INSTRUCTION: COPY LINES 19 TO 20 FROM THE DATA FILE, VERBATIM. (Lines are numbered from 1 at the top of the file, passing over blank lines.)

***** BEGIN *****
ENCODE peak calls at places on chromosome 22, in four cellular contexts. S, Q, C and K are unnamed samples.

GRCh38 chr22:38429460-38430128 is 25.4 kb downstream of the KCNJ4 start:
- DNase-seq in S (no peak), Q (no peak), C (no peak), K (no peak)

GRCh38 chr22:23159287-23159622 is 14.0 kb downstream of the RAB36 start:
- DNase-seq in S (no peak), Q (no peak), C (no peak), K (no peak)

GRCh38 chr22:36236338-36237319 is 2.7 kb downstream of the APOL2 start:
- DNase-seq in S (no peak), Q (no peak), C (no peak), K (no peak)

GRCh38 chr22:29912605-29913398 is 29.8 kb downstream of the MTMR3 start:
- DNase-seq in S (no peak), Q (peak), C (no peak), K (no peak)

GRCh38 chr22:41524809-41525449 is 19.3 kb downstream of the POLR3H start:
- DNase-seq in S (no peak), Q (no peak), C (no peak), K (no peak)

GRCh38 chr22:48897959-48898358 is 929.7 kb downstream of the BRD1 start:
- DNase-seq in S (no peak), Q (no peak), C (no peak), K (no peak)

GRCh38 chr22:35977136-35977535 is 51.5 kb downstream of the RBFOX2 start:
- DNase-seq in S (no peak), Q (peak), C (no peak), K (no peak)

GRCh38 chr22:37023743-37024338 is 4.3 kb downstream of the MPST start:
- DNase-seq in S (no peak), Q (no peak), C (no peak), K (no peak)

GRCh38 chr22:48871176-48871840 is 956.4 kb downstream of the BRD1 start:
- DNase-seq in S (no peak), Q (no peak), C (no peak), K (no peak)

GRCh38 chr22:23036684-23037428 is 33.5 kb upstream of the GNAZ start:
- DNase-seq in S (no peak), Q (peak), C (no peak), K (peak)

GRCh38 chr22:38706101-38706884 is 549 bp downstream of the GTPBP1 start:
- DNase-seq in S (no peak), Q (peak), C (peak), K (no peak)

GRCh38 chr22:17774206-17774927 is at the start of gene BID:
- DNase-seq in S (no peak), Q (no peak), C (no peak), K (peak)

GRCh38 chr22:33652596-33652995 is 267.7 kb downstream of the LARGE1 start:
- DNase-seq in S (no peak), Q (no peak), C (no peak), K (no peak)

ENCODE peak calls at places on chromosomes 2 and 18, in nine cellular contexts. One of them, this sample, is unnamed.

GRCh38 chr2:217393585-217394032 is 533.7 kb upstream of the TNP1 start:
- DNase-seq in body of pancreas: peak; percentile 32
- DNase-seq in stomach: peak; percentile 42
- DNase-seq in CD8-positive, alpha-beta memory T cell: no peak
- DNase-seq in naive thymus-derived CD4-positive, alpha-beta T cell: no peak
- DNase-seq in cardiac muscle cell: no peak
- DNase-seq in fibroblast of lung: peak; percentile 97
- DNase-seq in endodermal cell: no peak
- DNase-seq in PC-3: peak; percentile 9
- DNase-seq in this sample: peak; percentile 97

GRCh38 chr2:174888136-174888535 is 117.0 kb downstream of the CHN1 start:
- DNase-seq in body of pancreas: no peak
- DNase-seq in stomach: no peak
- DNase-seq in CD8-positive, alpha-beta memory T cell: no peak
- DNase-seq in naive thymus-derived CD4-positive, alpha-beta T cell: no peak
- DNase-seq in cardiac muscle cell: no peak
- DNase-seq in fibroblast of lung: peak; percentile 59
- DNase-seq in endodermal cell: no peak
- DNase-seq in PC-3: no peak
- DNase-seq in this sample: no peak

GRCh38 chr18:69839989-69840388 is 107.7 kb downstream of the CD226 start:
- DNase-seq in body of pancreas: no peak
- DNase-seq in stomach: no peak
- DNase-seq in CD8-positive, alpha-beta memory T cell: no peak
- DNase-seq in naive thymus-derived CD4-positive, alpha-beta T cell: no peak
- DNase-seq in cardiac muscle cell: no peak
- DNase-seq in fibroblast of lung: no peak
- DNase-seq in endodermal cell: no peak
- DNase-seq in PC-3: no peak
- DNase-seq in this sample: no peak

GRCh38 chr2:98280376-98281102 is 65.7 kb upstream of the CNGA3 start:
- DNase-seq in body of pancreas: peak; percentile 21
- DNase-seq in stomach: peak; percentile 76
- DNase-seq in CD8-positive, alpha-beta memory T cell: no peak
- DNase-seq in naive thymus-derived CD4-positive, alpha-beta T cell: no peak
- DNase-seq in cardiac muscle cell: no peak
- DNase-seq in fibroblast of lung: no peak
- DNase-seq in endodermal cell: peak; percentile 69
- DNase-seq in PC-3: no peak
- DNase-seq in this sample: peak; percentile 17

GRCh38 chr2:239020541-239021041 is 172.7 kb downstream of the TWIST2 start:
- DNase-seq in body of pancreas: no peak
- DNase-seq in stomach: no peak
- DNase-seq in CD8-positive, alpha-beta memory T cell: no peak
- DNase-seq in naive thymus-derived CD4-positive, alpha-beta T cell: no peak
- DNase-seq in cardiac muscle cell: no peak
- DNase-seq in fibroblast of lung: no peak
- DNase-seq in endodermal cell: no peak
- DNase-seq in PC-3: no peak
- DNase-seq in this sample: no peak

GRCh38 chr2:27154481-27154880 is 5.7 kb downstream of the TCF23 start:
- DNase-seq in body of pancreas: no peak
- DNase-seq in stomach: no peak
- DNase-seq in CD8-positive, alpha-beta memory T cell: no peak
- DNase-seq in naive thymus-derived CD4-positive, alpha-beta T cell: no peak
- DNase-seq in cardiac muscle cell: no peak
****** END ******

- DNase-seq in S (no peak), Q (no peak), C (no peak), K (no peak)

GRCh38 chr22:23036684-23037428 is 33.5 kb upstream of the GNAZ start: